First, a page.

Gaski: Romney as Hamlet
by John Gaski, Ph.D.
Despite Mitt Romney’s contrived and sophistic attempt to justify his Senate vote to convict Donald Trump on one impeachment article, his public verbal contortions fall short. The self-contradiction with respect to his prior vote in favor of trial witnesses is revealing and damning of Mr. Romney and his motives.
How so? First, Romney’s vote for witnesses was inherently an admission that prevailing evidence was insufficient for a definite conclusion or verdict. If insufficient for a guilty verdict, the subsequent Senate decision against more witnesses would render Romney’s vote to convict incompatible with his prior vote. In other words, insufficient plus zero still equals insufficient. (Or, if inadequate evidence for a not-guilty conclusion, in Romney’s or anyone’s mind, the issue is immaterial because U.S. jurisprudence does not require innocence to be proven.)
Alternatively, if Romney’s preference for witnesses stemmed from a belief that the body of evidence tendered as of then was enough for a guilty verdict but could still be overcome by further witness-based evidence, then Romney’s guilty vote is illegitimate because of his own recognition of the exclusion of potentially exculpatory information.
One other possible option, to make it exhaustive: What if Mitt Romney voted for witnesses while believing that a) the case for conviction had been made but b) more evidence could only have bolstered the case? In that event, however, legally and logically, the prospective extra evidence would be superfluous to a valid conclusion and there was no exigency to support more witnesses, all of which suggests that Romney’s thinking must have corresponded to one of the first two scenarios. The vote for witnesses remains belied by the guilty vote, or vice versa, that is.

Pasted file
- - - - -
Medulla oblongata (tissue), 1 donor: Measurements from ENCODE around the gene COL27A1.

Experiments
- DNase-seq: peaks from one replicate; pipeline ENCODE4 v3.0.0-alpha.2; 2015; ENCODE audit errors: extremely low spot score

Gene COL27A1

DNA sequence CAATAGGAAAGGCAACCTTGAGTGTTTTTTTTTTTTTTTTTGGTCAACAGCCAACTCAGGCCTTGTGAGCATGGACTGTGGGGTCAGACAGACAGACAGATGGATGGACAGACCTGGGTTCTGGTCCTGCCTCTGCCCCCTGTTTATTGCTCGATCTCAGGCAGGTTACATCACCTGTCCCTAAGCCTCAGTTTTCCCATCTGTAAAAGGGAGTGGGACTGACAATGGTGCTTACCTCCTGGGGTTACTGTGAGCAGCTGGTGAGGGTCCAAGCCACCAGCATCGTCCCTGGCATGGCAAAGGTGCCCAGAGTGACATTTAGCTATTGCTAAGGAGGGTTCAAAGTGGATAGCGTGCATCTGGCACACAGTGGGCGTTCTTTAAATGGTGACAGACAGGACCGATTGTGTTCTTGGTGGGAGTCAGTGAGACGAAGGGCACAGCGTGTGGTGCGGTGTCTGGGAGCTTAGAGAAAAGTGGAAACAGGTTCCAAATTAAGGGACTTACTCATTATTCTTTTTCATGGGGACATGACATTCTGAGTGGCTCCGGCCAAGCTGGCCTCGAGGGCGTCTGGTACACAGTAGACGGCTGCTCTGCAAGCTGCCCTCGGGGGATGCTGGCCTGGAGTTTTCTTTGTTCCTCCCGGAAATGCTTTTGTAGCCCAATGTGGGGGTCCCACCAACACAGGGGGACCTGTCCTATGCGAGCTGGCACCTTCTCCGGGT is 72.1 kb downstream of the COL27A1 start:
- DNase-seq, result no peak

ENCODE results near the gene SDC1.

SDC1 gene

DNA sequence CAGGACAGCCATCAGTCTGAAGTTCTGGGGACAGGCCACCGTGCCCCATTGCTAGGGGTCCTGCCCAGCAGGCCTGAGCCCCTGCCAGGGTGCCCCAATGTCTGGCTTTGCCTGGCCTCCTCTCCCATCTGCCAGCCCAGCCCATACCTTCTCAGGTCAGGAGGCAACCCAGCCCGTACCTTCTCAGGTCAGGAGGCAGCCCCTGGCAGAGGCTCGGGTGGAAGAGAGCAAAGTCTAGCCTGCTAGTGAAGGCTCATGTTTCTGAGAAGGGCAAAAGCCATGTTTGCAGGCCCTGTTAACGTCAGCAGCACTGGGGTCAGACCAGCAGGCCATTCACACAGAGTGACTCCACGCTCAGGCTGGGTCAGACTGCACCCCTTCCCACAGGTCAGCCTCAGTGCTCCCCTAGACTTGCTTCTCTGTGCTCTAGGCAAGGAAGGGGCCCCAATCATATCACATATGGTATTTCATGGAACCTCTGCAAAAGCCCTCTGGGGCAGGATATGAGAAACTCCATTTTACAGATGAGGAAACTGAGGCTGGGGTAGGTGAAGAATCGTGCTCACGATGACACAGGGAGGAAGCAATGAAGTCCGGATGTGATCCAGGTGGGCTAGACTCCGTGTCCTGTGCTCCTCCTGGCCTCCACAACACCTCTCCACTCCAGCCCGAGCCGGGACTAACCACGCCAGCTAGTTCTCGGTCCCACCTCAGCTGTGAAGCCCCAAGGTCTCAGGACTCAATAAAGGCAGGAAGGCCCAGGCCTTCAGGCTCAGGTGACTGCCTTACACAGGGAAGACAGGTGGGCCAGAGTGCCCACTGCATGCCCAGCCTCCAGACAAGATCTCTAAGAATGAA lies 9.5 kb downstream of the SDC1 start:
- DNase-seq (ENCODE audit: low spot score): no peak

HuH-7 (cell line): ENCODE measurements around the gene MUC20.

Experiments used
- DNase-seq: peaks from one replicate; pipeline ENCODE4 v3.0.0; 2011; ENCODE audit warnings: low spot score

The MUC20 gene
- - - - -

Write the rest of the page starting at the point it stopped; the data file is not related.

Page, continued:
In any case, Mitt Romney’s vote to convict President Trump is incongruent with his own revealed position, internally inconsistent and incoherent. What this signals further is a set of unattractive inferences:
Romney’s stated justification for voting to convict does not stand up to elementary scrutiny, so his motives must have been something other than the elevated, principled, noble metaphysics he proclaimed. What is indicated by default instead is the personal or political because Mitt Romney is far too smart not to discern the incongruence of his alleged reasoning. At least, he always was. Maybe he really is losing his mind, as some prominent critics suspect.
Or, one other hunch: Perhaps Mitt is positioning himself to be the 2020 Vice Presidential nominee — for the Democrats.
John F. Gaski, Ph.D., an adjunct scholar of the Indiana Policy Review Foundation, is associate professor, at the Mendoza College of Business, University of Notre Dame, specializing in social and political power and conflict. Dr. Gaski is a long-time registered Democrat, and long-time registered Republican — intermittently, not simultaneously or sequentially.